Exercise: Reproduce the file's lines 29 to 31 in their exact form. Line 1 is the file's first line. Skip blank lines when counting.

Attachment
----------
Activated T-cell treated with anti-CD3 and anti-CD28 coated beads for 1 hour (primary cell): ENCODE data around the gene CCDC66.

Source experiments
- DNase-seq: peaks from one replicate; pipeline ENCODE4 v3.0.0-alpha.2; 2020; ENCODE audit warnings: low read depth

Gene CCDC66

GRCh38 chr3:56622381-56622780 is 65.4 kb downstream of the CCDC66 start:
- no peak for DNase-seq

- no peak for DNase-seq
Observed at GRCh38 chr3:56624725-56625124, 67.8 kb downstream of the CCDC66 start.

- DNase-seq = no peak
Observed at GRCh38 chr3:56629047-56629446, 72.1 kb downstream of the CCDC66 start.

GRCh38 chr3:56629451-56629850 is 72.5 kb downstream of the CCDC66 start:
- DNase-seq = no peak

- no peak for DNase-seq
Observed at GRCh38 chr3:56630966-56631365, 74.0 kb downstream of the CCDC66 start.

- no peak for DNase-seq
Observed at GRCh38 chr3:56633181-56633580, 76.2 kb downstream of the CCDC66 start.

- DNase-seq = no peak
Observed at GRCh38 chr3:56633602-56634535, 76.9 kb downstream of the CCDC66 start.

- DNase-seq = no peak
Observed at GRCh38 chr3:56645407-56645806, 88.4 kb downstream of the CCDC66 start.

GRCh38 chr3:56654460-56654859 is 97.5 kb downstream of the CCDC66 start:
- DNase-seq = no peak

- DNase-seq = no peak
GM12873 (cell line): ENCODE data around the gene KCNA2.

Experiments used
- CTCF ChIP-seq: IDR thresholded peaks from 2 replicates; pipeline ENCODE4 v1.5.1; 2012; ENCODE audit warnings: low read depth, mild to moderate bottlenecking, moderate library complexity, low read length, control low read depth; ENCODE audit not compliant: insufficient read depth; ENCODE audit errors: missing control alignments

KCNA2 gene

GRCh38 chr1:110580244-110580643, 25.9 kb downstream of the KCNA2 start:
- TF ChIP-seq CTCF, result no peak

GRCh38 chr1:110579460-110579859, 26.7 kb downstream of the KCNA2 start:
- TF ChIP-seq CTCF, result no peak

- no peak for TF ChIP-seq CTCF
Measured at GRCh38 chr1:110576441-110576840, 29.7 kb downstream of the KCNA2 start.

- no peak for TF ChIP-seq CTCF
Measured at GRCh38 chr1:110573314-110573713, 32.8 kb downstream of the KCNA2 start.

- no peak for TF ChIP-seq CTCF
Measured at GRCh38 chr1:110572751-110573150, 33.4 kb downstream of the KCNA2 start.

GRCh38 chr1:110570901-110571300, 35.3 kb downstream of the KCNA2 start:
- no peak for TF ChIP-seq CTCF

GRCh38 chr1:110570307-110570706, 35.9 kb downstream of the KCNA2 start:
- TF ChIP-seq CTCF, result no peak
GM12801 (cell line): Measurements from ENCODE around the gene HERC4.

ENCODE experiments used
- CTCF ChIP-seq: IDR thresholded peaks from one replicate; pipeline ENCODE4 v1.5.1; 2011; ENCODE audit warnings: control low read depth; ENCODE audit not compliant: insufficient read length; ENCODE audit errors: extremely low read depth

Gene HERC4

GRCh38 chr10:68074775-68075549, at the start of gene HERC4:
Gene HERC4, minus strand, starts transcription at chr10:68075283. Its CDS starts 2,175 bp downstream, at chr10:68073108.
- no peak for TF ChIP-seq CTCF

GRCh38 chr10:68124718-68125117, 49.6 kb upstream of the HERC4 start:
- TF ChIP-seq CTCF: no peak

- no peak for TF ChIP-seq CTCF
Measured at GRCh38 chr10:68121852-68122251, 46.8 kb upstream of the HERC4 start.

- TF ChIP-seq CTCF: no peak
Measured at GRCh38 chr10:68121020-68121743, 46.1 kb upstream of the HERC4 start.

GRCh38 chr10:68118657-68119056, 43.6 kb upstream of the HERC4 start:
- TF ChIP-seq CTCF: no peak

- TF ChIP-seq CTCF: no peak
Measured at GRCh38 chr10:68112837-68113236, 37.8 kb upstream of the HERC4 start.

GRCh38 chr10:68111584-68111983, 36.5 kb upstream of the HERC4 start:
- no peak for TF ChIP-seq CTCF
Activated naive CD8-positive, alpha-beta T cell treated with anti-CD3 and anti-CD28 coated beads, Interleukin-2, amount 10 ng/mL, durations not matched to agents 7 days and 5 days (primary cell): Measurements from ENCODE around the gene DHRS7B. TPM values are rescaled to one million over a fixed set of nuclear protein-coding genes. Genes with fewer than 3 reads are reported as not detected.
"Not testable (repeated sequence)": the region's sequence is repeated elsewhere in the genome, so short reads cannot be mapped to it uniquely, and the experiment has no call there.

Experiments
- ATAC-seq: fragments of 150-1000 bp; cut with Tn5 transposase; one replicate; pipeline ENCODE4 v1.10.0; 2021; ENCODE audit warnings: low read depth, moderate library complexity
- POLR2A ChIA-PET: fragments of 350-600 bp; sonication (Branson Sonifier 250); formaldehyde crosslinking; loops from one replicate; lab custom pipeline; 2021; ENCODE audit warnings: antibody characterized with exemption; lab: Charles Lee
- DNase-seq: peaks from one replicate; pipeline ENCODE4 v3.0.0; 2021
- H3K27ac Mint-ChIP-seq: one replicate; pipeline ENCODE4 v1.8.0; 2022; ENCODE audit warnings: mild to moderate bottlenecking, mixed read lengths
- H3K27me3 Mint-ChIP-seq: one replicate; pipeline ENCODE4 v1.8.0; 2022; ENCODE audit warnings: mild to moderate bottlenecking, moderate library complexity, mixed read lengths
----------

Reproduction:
- TF ChIP-seq CTCF, result no peak

GRCh38 chr1:110579460-110579859, 26.7 kb downstream of the KCNA2 start:
- TF ChIP-seq CTCF, result no peak